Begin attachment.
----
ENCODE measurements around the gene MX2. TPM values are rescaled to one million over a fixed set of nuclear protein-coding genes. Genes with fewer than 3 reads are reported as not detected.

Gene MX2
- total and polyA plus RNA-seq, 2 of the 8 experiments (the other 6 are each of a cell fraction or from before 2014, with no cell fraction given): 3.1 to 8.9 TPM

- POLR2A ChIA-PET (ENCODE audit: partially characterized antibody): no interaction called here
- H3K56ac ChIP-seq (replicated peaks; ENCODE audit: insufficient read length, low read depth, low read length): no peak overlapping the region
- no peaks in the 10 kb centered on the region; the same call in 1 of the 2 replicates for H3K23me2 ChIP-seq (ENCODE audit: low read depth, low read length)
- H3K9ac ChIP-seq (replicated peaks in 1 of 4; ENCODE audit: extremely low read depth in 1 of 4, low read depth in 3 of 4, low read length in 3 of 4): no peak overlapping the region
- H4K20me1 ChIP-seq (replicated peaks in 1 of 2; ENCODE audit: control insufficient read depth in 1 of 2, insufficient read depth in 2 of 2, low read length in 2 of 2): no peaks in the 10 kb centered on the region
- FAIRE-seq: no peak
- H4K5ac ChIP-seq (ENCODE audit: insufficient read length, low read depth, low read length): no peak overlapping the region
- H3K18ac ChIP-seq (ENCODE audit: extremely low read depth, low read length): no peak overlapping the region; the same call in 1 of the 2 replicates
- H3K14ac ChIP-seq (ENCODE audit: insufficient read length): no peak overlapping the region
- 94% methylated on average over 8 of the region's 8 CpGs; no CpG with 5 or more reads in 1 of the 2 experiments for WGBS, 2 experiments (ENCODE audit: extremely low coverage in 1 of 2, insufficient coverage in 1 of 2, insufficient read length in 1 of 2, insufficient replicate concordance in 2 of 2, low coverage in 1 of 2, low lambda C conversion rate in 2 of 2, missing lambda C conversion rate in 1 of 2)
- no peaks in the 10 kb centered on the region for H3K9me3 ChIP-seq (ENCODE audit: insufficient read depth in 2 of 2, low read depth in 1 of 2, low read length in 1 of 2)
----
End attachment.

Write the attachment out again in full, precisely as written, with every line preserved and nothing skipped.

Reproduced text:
ENCODE measurements around the gene MX2. TPM values are rescaled to one million over a fixed set of nuclear protein-coding genes. Genes with fewer than 3 reads are reported as not detected.

Gene MX2
- total and polyA plus RNA-seq, 2 of the 8 experiments (the other 6 are each of a cell fraction or from before 2014, with no cell fraction given): 3.1 to 8.9 TPM

- POLR2A ChIA-PET (ENCODE audit: partially characterized antibody): no interaction called here
- H3K56ac ChIP-seq (replicated peaks; ENCODE audit: insufficient read length, low read depth, low read length): no peak overlapping the region
- no peaks in the 10 kb centered on the region; the same call in 1 of the 2 replicates for H3K23me2 ChIP-seq (ENCODE audit: low read depth, low read length)
- H3K9ac ChIP-seq (replicated peaks in 1 of 4; ENCODE audit: extremely low read depth in 1 of 4, low read depth in 3 of 4, low read length in 3 of 4): no peak overlapping the region
- H4K20me1 ChIP-seq (replicated peaks in 1 of 2; ENCODE audit: control insufficient read depth in 1 of 2, insufficient read depth in 2 of 2, low read length in 2 of 2): no peaks in the 10 kb centered on the region
- FAIRE-seq: no peak
- H4K5ac ChIP-seq (ENCODE audit: insufficient read length, low read depth, low read length): no peak overlapping the region
- H3K18ac ChIP-seq (ENCODE audit: extremely low read depth, low read length): no peak overlapping the region; the same call in 1 of the 2 replicates
- H3K14ac ChIP-seq (ENCODE audit: insufficient read length): no peak overlapping the region
- 94% methylated on average over 8 of the region's 8 CpGs; no CpG with 5 or more reads in 1 of the 2 experiments for WGBS, 2 experiments (ENCODE audit: extremely low coverage in 1 of 2, insufficient coverage in 1 of 2, insufficient read length in 1 of 2, insufficient replicate concordance in 2 of 2, low coverage in 1 of 2, low lambda C conversion rate in 2 of 2, missing lambda C conversion rate in 1 of 2)
- no peaks in the 10 kb centered on the region for H3K9me3 ChIP-seq (ENCODE audit: insufficient read depth in 2 of 2, low read depth in 1 of 2, low read length in 1 of 2)